Before taking legal action against a person or entity, many businesses opt to send a cease and desist letter. These letters serve as a warning that further action may happen if the party’s actions do not stop. Businesses can protect their legal rights without a costly lawsuit by properly using these letters.
The insurance firm Huntersure recommends a cease and desist letter include clear language that outlines the behavior that needs to stop. However, businesses should avoid empty threats or the wrong tone. These could cause a business further problems in the future.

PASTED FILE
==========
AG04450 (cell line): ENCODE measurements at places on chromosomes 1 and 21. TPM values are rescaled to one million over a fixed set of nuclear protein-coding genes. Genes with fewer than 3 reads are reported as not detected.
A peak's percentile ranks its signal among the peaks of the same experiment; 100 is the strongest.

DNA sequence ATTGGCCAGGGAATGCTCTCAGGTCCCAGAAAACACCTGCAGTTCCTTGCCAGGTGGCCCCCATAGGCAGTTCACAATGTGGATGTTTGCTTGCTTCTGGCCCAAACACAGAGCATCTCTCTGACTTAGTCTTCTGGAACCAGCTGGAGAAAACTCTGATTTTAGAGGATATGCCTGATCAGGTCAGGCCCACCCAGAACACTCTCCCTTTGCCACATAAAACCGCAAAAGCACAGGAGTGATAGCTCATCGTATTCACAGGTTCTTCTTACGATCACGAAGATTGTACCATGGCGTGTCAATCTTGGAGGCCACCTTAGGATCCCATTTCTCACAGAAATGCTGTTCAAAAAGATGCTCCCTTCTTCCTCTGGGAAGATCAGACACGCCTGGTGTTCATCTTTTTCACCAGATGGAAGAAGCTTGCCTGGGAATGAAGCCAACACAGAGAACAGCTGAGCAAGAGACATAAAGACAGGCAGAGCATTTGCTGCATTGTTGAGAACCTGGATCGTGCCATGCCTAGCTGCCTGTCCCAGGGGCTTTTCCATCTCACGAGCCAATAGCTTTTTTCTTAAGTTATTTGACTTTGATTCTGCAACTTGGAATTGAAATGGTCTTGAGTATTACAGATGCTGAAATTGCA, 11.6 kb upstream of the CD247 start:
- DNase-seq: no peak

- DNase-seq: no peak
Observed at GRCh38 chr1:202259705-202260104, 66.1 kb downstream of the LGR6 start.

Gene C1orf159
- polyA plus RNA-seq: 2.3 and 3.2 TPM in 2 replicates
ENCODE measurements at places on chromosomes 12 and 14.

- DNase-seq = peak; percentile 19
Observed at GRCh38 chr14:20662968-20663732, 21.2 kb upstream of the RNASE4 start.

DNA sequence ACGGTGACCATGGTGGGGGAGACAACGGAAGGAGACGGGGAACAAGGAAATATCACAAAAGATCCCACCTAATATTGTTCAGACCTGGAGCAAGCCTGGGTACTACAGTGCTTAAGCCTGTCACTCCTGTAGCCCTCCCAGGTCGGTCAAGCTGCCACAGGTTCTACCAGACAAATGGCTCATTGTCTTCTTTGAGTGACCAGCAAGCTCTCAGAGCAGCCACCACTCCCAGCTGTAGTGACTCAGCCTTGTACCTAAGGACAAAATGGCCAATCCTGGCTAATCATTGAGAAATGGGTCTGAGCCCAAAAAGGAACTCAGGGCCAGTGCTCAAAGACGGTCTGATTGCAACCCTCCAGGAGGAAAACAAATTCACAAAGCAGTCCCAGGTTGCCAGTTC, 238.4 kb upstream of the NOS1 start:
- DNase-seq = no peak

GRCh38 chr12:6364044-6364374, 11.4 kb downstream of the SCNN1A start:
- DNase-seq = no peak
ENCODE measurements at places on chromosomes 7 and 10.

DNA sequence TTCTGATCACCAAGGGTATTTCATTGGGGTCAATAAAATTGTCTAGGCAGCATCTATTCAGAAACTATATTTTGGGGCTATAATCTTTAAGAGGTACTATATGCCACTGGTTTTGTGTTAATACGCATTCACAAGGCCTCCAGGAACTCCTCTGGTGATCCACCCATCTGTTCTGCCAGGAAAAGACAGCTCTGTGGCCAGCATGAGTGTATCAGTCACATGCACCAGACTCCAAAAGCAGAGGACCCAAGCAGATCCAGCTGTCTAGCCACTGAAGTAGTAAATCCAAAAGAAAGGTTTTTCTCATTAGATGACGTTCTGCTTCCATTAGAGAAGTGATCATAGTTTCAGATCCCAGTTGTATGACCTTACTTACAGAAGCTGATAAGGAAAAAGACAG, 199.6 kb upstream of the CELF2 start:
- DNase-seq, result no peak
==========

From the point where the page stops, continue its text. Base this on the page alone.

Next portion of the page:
Many businesses use these letters when there is a breach of intellectual property rights including patents, copyrights and trademarks. Slander and libel cause serious harm to a business’s reputation unless they stop. A business that feels that another entity or person is harassing them can send this letter to stop the abuse.
The best way to ensure the person or entity received the letter is to post it as certified mail. The recipient has to sign for the letter. They cannot then state they did not receive it. Unfortunately, some may refuse to accept the letter or the address may be incorrect prompting further legal action.
When done well, a cease and desist letter warns others to stop illegal activity against the business. Failure to stop can result in further legal action, but a warning stops many activities saving the business’s reputation and money.